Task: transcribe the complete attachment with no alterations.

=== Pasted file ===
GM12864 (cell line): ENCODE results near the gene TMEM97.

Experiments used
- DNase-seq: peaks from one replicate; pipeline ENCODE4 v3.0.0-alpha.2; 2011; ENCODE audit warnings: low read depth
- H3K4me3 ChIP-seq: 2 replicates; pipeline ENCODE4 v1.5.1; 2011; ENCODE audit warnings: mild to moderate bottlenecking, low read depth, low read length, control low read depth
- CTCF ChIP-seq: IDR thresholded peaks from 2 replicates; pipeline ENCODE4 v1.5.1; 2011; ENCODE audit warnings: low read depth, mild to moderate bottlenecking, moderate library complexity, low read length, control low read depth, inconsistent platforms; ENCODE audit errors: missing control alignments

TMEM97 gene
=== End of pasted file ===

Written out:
GM12864 (cell line): ENCODE results near the gene TMEM97.

Experiments used
- DNase-seq: peaks from one replicate; pipeline ENCODE4 v3.0.0-alpha.2; 2011; ENCODE audit warnings: low read depth
- H3K4me3 ChIP-seq: 2 replicates; pipeline ENCODE4 v1.5.1; 2011; ENCODE audit warnings: mild to moderate bottlenecking, low read depth, low read length, control low read depth
- CTCF ChIP-seq: IDR thresholded peaks from 2 replicates; pipeline ENCODE4 v1.5.1; 2011; ENCODE audit warnings: low read depth, mild to moderate bottlenecking, moderate library complexity, low read length, control low read depth, inconsistent platforms; ENCODE audit errors: missing control alignments

TMEM97 gene